“Run Your Own Mail Server” print/ebook bundle available

You can now preorder “Run Your Own Mail Server” at tiltedwindmillpress.com.

The last time I did a print sale (for OpenBSD Mastery: Filesystems), I offered options. From that sale, I learned that I am easily confused and should not offer options. This time I’m keeping things simple.

You can order a paperback or a hardback. It’s slightly more expensive than retail, because managing shipping is actual work that takes me away from writing.

When the books are ready to print, I will close this sale and order the sponsor, Kickstarter, and direct order copies in one gigantic heap. I will send out the ebooks a day or two after that.

Books will be shipped to me. I will open the boxes and sign them one after the other. I will print shipping labels, stuff books into envelopes, and request the post office schedule the Pickup Of Doom.

That’s it. Nothing fancy. No extra books, sorry.

This is the only way you can now get a signed book without finding me in meatspace. I am looking at ways to integrate drop-shipping print books into my web store, but none of them are quite satisfactory yet. Several printers are close–but not quite there. Either they have great Woocommerce integration but only ship from one location, or they dropship globally but have terrible integration. It’s very frustrating.

I should probably also mention that, while Kindle-friendly versions will be available from several retailers, Run Your Own Mail Server will not be on Amazon’s Kindle store, for the same reasons OpenBSD Mastery: Filesystems is not. This is a larger Mastery title and ebooks will retail for $15.

48: Three Pounds of Skull Pudding

My next book will be Dear Abyss: The FreeBSD Journal Letters Column, Years 1-6. Seeing as each column was written in a one hour burst of bile, I’m going through them and polishing off the missed opportunities for rage.

The annoying thing about asymptomatic system failures is that they’re asymptomatic—but no less real than the kind with noticeable symptoms. Some user makes a call, an actual voice call where they’re spewing random words in some language from their food-hole and you’re expected to parse that babble with your ears, when even Hollywood knows that sysadmins are artisanally optimized to receive information via their eyes and extrude alloyed sarcasm and results from their keyboard-callused fingertips. Any one of these users can at any time disrupt the meticulously assembled hallucination of whatever problem you’re working on and demand that you turn your three pounds of skull-pudding to the fact that their web browser jittered, actually jittered, when they played a cat video off the fileserver or they got a “File not found” error when they know darn well that they saved their proposal under that name just last night on their son’s computer.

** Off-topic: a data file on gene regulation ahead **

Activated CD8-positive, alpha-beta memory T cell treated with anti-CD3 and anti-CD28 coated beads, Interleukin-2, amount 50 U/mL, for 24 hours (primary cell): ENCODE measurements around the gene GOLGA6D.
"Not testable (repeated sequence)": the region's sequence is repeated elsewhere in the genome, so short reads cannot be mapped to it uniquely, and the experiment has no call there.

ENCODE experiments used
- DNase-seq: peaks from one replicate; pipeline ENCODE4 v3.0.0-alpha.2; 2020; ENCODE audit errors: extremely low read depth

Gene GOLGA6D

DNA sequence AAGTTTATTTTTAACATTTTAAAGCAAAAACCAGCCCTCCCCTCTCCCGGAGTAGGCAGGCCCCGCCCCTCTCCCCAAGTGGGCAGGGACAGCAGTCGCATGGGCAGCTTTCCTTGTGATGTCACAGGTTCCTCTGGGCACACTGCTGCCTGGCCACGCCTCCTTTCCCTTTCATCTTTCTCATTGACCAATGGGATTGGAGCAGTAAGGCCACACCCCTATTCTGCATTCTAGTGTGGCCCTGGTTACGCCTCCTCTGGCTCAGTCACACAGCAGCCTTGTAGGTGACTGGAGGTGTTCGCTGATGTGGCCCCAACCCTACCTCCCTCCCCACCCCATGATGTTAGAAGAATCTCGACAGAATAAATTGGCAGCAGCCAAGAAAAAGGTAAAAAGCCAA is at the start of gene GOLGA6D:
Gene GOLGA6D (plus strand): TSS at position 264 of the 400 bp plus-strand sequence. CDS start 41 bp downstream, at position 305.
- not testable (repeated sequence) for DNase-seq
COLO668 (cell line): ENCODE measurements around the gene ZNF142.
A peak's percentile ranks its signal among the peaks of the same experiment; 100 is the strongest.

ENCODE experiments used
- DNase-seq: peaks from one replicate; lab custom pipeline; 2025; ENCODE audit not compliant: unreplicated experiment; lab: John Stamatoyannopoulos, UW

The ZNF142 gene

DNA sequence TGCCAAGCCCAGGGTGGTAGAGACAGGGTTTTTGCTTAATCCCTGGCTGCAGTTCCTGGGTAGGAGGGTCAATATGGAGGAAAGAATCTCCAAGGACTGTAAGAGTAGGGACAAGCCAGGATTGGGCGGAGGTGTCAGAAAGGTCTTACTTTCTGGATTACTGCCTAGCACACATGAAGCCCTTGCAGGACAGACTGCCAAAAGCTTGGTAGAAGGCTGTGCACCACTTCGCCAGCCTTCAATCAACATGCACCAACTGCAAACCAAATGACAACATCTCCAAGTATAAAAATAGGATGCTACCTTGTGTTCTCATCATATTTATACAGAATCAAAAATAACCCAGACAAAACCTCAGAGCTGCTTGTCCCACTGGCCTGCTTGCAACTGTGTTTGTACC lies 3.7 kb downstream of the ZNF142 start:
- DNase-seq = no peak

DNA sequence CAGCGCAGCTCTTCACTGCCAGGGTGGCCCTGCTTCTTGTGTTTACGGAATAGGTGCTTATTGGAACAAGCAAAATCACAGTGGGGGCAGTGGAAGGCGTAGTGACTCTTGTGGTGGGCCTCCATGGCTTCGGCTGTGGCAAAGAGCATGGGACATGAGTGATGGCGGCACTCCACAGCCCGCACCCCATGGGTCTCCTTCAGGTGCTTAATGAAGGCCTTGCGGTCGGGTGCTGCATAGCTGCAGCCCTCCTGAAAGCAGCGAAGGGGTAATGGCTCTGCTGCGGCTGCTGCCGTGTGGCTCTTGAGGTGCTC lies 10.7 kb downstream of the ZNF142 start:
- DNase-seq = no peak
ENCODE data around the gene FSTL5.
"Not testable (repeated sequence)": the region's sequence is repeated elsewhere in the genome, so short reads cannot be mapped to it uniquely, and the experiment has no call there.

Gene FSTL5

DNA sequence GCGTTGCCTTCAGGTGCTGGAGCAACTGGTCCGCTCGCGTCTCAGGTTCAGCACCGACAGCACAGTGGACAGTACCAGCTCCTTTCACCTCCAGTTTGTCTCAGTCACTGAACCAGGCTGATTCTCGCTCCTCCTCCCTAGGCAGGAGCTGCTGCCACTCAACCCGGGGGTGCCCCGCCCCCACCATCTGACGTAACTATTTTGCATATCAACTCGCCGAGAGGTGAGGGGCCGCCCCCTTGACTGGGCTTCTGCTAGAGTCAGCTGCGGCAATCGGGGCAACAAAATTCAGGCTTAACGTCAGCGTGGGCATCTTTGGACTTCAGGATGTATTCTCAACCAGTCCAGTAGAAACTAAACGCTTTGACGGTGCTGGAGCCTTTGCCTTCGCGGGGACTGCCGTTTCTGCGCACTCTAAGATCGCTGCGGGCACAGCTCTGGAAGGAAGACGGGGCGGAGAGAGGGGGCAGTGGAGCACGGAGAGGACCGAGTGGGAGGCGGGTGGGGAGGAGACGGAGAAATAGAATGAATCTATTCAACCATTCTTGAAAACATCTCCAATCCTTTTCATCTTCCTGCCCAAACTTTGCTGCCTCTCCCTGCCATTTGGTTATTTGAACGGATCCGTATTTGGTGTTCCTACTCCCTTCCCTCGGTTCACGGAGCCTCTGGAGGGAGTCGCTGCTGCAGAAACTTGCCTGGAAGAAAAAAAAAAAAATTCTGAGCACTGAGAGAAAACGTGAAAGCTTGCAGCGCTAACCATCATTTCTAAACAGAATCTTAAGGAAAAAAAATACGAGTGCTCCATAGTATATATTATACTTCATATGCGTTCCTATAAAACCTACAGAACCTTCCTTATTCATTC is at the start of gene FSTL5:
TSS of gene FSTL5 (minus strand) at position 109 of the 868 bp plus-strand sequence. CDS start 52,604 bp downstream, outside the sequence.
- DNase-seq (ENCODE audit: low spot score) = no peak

Kickstarter has the prelaunch page up. I’m afraid that the ridiculous success of the mail book there has trained me to launch absolutely everything through Kickstarter. Even the stupid things. I expect this to do much less well but hey, those nickels spend.

“Run Your Own Mail Server” Kickstarter finished

All I can say is “what?”1966 backers. $76,833.
I have never received that much for a single title in a single lump. The Absolute books might each $40,000 over their publishing lifetime, spread over years, occasionally boosted by Humble Bundles and the like. This is stunning.
My gratitude to everyone.
Some comments, in no particular order. I could put them in order, if my brain wasn’t fried from screaming NUMBER GO UP! NUMBER GO UP! all weekend.

  • 31% of pledges were referred by Kickstarter. I suspect that’s from the “Project We Love” algorithm.
  • The dashboard gives referrers for incoming links. 55% of incoming traffic was “Direct traffic or no referrer information. The big social media sites like Facebook and Hacker News show up as referrers. So, what’s that 55%? It’s some sort of web site. I suspect it’s the Fediverse, aka “Mastodon and friends.”
  • What the heck? What the absolute heck??? How did any book I write bring in this kind of money?

The catch with Kickstarter is, of course, that I don’t get to keep the money. Half of it goes to fulfillment. Half of what remains gets held back for taxes. What remains is a nice chunk of cash, but I need a new car and some roof work. (I’m 57 years old and the roof is a 45-degree slope, I no longer climb up there.)

This has convinced me to run every single dang book through Kickstarter, though. Because lightning does strike twice.

If you missed the Kickstarter and want to preorder a print/ebook combo, I’ll have that up on tiltedwindmillpress.com in a few days.

Kickstarter Madness: Run Your Own Mail Server

So, uh, this is a thing.

$51,097? The world has gone mad

Admittedly, about half of this will go to fulfillment and half of what remains will be held for taxes. (Taxes will probably be less than that, but self-employed people must always have tax money on hand. Always.) Still, I’ve never had a chunk of money this large for a single book hit my account all at once.

Thanks to backers sharing the word and saying nice things about me, all backers will get six books: Run Your Own Mail Server, Networking for System Administrators, $ git commit murder, Ed Mastery, PAM Mastery, and Sudo Mastery. Plus another “book,” but we don’t talk about that one.

That’s a lot of ebooks for $15. Or print, for a bit more. How much more? Depends on where I have to ship them.